Is there a rule regarding "infested with" and "infested by"? Which is more appropriate?
Both are correct, infested with has a more idiomatic usage. Insects, vermin or other nuisances may infest something. The object of the infestation (e.g., a place, a person, an animal) is infested with (or occasionally by) that nuisance. As a modifier, infested is always hyphenated with the preceding word (e.g., a rat-infested cabin).
Ngram: infested with vs infested by.
Infested with something:
- to be contaminated with a swarm or throng of some pest. (*Typically: be ~; get ~.) All the campers are infested with lice. The dog is infested with ticks.
(McGraw-Hill Dictionary of American Idioms and Phrasal Verbs)
One of them is a passive and the other is an adjectival construction, since "infest" has both a derivationally related adjective in "-ed" and a syntactically related passivized verb in "-ed". Thus, "invested" is ambiguous between being an adjective derived from the verb "invest" or being an inflectional passive form of the verb "invest". The adverb "very" cannot be used with verbs,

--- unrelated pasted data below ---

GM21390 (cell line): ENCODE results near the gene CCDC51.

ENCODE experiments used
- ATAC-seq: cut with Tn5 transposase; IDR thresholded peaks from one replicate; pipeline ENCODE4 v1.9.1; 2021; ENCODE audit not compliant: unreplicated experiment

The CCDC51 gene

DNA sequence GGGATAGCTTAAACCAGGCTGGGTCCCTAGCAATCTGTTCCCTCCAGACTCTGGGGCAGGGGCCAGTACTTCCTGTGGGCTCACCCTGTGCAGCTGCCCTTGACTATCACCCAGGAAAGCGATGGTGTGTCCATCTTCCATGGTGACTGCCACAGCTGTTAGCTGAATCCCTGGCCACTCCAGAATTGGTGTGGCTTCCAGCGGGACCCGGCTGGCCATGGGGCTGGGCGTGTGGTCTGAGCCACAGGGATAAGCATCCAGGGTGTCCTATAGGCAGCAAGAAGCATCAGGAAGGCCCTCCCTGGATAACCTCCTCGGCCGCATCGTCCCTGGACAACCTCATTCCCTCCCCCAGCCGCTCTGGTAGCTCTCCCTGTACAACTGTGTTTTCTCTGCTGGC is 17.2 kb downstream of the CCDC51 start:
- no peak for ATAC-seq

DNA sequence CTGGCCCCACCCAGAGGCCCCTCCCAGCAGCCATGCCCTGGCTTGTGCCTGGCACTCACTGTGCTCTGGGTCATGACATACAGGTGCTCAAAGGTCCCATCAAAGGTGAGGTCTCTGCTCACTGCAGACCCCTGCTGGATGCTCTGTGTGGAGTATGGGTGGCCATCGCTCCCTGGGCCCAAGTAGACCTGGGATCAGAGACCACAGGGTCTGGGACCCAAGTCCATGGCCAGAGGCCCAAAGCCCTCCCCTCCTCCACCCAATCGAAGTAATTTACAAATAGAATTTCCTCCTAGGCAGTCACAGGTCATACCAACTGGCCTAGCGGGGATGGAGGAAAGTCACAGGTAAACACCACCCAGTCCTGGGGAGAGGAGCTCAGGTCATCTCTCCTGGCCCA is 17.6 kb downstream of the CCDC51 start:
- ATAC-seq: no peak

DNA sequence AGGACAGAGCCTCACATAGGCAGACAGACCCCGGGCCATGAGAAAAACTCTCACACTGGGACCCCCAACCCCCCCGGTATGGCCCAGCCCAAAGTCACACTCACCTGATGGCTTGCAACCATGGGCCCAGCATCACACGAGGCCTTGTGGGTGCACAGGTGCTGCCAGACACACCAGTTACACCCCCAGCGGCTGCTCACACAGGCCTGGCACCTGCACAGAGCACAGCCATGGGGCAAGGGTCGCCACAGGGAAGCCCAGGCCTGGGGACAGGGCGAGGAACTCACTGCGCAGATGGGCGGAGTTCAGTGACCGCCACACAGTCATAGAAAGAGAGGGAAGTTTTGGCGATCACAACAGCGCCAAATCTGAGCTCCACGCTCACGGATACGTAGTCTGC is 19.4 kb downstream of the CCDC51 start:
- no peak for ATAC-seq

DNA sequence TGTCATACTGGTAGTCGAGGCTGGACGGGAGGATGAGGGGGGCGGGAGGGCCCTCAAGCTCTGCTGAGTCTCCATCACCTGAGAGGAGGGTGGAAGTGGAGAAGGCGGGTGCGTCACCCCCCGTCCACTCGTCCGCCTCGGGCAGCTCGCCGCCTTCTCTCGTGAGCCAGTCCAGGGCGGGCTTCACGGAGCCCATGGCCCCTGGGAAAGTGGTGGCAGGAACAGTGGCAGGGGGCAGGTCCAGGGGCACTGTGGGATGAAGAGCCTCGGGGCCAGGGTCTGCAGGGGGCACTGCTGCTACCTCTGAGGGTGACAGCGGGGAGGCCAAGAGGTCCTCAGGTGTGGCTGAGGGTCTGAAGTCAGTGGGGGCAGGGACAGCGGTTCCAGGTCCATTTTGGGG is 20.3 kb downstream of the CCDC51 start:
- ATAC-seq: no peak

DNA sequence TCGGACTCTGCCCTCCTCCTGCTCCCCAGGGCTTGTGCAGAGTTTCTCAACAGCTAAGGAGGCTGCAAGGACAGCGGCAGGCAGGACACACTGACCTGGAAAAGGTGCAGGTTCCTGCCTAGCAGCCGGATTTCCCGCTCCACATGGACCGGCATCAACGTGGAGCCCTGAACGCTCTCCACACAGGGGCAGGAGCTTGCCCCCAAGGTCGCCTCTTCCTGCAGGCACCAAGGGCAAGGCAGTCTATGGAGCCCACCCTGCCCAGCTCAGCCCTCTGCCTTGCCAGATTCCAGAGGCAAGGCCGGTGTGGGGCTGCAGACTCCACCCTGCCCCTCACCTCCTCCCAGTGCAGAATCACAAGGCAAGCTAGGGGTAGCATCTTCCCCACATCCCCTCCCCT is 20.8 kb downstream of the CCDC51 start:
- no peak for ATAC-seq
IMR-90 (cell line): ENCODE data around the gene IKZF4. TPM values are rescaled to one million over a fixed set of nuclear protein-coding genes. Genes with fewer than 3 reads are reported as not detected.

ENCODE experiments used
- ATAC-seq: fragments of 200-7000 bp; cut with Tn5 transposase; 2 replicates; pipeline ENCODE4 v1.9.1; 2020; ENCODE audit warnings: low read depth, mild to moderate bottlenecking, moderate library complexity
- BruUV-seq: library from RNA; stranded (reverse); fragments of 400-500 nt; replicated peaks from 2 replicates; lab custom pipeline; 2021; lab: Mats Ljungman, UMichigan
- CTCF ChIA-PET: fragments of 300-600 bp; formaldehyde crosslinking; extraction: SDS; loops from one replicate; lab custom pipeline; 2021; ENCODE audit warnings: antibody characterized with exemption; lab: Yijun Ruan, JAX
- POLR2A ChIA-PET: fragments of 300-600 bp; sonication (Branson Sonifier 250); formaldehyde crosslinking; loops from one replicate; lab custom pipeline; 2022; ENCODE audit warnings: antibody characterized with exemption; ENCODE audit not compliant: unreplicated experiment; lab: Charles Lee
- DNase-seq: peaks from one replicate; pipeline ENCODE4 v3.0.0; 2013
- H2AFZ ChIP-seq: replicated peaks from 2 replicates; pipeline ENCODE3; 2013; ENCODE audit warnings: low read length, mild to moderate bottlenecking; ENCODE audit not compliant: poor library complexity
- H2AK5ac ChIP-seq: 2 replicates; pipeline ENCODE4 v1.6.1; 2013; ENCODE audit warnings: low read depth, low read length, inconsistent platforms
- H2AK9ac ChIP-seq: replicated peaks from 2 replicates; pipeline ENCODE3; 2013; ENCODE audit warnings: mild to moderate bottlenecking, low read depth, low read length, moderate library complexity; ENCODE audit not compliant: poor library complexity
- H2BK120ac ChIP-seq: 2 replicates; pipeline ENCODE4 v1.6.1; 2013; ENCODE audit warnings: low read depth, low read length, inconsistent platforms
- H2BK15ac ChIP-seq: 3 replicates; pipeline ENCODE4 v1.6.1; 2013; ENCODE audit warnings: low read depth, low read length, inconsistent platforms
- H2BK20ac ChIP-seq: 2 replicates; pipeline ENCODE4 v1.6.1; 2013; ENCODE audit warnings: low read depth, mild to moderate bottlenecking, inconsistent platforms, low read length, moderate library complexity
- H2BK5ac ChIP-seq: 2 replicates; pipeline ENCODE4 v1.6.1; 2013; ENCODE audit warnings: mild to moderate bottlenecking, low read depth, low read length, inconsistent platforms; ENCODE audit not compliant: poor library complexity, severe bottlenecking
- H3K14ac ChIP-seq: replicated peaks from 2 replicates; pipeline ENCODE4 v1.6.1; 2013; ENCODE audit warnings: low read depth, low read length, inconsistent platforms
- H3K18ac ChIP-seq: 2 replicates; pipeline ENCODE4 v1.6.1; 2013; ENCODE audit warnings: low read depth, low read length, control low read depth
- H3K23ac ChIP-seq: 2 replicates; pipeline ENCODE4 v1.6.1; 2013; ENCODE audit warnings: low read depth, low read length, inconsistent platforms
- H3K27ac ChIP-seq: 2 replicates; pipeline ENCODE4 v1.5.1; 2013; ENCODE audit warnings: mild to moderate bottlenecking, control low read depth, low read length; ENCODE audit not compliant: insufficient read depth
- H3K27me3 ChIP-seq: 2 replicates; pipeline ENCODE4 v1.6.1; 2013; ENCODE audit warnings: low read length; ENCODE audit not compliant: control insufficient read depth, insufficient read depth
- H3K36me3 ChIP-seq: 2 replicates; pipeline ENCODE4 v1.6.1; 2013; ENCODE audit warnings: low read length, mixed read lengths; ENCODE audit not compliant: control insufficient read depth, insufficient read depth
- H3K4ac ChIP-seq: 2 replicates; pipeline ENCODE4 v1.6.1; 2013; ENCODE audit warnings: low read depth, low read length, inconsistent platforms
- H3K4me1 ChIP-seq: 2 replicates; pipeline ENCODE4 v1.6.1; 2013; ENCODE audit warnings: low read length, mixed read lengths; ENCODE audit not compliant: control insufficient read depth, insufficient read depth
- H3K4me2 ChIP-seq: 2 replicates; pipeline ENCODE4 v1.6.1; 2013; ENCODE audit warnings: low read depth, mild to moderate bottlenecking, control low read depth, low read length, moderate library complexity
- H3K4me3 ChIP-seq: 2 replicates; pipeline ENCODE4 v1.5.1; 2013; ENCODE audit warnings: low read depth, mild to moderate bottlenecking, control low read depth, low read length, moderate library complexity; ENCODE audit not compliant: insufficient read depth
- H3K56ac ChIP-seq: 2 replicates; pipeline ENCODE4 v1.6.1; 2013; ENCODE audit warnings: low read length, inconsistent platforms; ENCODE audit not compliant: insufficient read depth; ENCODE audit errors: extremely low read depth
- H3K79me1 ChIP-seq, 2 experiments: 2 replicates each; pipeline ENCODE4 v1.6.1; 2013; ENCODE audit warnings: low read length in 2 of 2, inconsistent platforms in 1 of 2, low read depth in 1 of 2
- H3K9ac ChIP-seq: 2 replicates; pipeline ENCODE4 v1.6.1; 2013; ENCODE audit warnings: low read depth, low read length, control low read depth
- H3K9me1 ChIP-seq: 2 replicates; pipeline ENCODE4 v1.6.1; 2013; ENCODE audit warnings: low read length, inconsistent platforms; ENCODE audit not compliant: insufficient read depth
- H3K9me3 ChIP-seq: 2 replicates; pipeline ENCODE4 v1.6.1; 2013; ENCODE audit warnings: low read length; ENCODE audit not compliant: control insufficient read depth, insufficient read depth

*Termites very infest our house. *Our house is very infested by termites. Our house is very infested with termites.
So whether "by" or "with" is appropriate depends on what is meant. Charles Fillmore once compared
The house was destroyed by fire. The house was destroyed with fire.
and proposed that the first makes "fire" an Instrument and does not imply the presence of any Agent for the event described, while the second does imply there was some personal Agent who could be accused of the destruction, though that Agent is not specified. Applying that to your example, I'll suggest that it would be "infested by" if the infestation is not an event you could blame a person for.